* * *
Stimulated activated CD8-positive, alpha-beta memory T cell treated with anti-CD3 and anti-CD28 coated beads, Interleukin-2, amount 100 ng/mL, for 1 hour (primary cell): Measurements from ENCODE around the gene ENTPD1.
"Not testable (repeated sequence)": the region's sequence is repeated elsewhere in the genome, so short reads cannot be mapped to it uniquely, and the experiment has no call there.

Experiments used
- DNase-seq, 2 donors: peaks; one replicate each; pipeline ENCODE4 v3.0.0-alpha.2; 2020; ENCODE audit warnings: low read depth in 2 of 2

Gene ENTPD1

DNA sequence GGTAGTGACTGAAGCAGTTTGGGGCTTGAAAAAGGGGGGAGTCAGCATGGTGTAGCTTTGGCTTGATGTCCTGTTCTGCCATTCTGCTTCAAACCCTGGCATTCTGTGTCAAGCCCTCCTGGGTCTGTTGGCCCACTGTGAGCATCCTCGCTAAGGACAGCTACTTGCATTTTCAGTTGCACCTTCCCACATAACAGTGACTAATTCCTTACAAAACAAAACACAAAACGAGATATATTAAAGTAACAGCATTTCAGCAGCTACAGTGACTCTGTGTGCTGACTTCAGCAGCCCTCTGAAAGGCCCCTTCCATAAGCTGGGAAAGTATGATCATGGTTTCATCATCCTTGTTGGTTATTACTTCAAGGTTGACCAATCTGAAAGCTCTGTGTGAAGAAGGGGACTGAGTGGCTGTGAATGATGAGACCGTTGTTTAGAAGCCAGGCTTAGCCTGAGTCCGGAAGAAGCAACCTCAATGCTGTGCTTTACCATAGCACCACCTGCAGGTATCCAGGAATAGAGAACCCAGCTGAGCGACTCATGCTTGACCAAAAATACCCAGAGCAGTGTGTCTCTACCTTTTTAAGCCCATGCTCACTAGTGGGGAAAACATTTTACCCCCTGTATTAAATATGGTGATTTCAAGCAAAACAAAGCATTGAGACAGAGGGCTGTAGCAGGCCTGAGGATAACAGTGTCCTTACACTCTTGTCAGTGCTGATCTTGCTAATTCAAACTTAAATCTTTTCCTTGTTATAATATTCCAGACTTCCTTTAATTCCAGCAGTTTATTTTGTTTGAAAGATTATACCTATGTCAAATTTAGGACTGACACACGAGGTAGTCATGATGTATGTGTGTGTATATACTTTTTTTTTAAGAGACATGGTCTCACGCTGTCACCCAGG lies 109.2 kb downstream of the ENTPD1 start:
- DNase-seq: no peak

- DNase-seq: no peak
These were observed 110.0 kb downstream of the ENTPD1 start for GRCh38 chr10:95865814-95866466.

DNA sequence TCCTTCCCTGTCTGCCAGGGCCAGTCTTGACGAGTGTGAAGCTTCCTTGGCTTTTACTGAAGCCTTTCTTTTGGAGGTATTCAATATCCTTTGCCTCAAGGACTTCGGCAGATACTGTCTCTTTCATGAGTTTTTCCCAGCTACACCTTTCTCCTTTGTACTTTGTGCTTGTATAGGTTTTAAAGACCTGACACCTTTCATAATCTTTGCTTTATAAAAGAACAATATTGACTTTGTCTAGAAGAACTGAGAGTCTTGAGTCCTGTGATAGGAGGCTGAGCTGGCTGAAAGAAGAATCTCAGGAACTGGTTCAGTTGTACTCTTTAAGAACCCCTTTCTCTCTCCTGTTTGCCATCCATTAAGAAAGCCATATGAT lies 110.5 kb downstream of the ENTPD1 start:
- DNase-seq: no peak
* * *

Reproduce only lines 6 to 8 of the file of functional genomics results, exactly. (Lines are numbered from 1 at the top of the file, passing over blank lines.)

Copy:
DNA sequence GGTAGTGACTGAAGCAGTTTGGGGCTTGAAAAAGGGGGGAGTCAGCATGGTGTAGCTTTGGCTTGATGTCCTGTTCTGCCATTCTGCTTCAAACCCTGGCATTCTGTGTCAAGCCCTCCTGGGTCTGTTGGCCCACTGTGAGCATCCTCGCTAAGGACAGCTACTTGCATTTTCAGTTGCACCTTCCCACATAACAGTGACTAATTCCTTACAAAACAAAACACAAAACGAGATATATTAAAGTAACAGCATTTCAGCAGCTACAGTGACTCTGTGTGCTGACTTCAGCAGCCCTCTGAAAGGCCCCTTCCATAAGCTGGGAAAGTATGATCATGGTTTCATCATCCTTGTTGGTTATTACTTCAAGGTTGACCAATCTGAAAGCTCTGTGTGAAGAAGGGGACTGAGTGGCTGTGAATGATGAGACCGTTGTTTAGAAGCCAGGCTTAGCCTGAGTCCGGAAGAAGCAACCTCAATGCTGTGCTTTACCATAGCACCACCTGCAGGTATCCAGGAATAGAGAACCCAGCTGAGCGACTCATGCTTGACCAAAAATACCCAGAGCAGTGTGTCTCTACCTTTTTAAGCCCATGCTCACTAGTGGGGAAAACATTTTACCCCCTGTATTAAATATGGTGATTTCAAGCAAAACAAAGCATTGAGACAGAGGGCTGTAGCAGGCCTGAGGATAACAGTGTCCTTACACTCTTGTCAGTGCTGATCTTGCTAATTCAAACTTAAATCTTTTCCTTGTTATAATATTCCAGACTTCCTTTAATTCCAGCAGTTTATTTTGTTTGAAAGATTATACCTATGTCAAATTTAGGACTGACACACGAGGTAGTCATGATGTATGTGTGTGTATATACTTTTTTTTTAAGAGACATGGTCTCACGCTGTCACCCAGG lies 109.2 kb downstream of the ENTPD1 start:
- DNase-seq: no peak

- DNase-seq: no peak